As more and more organizations decide to invest in a company-wide wellness plan, the pressure to find increasingly interesting incentives becomes more intense. Of course, it’s important to get a comprehensive buy-in for the wellness plan, but are incentives the right way to go? Read on to learn the pros and cons of company wellness buy-in incentives, and decide if they’re right for you.


Pros of Buy-In Incentives

Employee Happiness— When you offer employees a great wellness program at no cost, it’s going to boost their mood. An effective wellness program will foster healthier, happier workers, not to mention the boost in productivity.

Increased Weight Loss— When employees are offered financial rewards, they’re more likely to lose more weight, according to a study spanning almost four decades. These rewards don’t have to be cold hard cash— they can include gift cards, bonuses, or rewards of different amounts dependent on the level of success achieved by the employee.

Competitive Incentives Boost Morale— For some teams, they’re most engaged when they’re in (friendly) competition with their teammates. Not only will it push employees to work harder to achieve good health, it can form stronger bonds between co-workers as they encourage each other and share in a similar activity.

Improved Participation— Say what you will about incentives, they’re effective. People who might be on the fence about participating in their company’s wellness program are more willing to give it a shot if there’s something in it for them (beyond improving their overall health and well-being).


Cons of Buy-In Incentives

They’re Not Sufficiently Incentivizing— According to a report, when employers offered gift cards or movie passes, younger and healthier employees participated, while older employees with more significant health issues passed up the opportunity. However, when the employers changed the incentive to include a reduction in health insurance premiums, they found that the group that was reluctant to join in before began to participate. If you’re not using the right carrot to entice your staff to participate in your program, is it worth the investment?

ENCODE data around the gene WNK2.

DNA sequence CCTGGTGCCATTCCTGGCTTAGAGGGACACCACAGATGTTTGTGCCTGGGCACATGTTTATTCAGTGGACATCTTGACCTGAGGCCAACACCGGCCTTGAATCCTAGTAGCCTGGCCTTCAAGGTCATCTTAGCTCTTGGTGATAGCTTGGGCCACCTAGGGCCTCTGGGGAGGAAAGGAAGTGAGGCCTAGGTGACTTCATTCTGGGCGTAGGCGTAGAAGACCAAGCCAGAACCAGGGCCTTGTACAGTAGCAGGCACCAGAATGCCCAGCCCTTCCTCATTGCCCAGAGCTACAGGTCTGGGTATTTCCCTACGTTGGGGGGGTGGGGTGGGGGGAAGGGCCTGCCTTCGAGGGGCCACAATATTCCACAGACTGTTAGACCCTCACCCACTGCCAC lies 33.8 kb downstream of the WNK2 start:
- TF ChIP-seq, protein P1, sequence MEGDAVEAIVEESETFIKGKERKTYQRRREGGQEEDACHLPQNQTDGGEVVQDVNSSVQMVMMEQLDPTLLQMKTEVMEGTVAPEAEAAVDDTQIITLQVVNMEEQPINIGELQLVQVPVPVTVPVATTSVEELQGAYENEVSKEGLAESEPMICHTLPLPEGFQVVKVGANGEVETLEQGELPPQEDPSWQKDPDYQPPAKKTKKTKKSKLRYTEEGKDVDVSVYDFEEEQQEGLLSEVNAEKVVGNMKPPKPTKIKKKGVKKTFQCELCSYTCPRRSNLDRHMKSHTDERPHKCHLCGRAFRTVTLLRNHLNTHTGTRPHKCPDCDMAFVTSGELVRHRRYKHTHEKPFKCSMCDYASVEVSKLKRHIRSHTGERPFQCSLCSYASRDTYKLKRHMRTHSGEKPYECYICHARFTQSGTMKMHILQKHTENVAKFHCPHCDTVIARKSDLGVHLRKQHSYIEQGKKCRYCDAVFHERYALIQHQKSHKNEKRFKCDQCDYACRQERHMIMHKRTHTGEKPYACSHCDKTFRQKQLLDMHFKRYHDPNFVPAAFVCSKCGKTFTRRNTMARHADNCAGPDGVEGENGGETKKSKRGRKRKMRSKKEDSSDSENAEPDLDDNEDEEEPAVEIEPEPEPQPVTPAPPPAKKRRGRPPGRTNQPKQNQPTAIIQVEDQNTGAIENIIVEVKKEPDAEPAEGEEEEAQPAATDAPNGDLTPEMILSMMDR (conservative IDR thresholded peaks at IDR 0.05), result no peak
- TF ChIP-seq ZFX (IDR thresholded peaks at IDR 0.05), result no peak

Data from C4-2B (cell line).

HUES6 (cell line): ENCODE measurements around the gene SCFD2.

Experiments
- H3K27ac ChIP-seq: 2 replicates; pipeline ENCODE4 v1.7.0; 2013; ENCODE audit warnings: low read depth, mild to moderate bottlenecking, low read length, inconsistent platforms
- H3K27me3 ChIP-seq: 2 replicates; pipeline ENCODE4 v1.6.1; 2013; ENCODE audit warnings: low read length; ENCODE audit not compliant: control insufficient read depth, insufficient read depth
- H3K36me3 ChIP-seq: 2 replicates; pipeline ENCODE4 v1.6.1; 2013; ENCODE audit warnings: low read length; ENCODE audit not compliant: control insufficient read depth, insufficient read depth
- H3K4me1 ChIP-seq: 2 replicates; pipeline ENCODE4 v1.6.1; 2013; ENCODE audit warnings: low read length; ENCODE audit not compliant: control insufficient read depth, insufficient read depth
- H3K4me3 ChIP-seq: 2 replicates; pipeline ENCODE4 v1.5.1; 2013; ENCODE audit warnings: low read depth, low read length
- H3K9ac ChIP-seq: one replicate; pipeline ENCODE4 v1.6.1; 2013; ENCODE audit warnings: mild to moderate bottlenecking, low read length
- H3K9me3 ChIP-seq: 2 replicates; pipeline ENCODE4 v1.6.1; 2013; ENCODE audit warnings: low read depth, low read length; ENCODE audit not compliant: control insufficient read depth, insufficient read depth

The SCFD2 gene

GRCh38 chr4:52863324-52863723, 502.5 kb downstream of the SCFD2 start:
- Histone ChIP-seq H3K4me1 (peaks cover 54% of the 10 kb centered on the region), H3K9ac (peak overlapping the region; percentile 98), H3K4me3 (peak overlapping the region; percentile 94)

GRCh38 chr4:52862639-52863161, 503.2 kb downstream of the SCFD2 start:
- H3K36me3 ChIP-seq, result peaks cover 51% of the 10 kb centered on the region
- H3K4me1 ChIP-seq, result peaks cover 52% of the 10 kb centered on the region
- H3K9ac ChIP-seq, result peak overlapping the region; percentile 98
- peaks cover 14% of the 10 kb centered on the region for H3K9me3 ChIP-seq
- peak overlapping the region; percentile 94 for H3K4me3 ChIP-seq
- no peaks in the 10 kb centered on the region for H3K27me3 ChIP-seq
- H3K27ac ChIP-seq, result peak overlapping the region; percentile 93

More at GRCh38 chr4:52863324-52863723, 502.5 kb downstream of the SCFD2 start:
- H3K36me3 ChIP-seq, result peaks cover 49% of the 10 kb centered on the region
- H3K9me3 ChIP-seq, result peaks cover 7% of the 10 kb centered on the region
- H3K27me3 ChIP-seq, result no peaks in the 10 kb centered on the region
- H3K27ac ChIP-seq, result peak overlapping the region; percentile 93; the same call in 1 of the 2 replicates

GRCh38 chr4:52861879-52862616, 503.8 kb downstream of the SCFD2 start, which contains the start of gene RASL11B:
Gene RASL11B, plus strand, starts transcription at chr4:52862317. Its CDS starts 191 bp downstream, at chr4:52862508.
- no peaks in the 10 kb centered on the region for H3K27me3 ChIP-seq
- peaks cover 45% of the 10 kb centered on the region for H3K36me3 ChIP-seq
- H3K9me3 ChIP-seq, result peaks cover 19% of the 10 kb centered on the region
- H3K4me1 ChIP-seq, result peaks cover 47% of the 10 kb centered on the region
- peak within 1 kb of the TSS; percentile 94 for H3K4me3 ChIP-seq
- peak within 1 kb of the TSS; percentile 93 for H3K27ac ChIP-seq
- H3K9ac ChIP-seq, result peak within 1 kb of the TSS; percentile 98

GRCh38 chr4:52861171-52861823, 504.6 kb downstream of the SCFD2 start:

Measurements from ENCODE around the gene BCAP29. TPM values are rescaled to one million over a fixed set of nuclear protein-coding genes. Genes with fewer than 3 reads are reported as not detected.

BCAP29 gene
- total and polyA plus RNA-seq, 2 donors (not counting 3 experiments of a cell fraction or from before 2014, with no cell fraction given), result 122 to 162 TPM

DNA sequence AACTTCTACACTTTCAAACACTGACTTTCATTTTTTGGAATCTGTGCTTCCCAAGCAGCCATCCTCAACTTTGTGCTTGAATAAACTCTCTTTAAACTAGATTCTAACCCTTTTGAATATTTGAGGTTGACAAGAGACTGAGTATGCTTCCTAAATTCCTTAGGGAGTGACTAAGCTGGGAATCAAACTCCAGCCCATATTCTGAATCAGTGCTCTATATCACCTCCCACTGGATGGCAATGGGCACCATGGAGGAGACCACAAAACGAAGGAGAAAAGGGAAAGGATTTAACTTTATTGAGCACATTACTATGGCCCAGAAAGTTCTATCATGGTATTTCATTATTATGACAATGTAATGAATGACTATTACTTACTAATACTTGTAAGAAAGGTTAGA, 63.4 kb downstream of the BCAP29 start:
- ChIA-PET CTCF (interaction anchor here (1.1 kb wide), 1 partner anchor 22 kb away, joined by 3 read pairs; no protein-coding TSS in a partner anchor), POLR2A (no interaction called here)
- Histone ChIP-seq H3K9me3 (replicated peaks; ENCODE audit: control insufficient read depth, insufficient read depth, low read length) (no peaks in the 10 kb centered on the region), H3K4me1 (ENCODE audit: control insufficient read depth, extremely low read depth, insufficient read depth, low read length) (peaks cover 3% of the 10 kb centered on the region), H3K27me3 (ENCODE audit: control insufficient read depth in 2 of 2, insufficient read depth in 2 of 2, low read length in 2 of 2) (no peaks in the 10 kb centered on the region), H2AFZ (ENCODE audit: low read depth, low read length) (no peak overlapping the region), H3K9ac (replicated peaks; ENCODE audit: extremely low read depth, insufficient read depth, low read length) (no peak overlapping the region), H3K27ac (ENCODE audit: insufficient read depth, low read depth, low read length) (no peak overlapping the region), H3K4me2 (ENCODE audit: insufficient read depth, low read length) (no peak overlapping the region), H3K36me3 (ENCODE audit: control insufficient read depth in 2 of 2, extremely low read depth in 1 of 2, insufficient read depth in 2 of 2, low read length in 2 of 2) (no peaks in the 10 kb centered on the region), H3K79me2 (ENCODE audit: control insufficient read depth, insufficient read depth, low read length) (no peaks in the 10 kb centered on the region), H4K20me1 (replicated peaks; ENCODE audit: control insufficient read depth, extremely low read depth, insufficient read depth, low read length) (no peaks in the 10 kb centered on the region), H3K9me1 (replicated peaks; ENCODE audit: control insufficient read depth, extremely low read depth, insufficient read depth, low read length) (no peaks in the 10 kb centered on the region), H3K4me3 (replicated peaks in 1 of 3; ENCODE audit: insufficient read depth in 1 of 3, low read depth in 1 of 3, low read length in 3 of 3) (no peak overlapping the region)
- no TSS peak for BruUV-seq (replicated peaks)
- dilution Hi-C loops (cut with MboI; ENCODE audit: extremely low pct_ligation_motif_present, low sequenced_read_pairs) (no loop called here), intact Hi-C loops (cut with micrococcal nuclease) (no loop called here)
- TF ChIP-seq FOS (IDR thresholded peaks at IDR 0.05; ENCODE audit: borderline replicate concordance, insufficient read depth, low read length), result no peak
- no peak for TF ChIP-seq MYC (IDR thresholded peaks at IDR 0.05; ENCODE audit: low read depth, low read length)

It Feels Like a Requirement, Not a Request— Some employees believe that being forced to participate in a wellness program in order to get a reduction on an insurance plan that they feel to be too expensive is not just optional, but necessary in order to make their coverage more affordable. In fact, some critics believe that outcomes-based wellness programs could be considered discriminatory against the people for whom they’re designed—the people in poor health. If an alternative method of earning the incentive isn’t presented, these people might never reach the designated goal and receive the necessary incentive.

Some Illnesses Aren’t Linked to Behavior— While exercise and change in diet will reduce the risk of heart disease, diabetes, and high blood pressure for many, some people are genetically predisposed to these illnesses. No matter how much exercise they get, they’re destined for a bad diagnosis. All the incentives you offer won’t stop it— will these employees be penalized?

Overall, wellness programs can be a major boost to your team’s health and well-being, whether you decide to incorporate incentives or not. Ready to get started? Fitspot can help. Take this short assessment to see if your company is ready for an Active Wellness Program.





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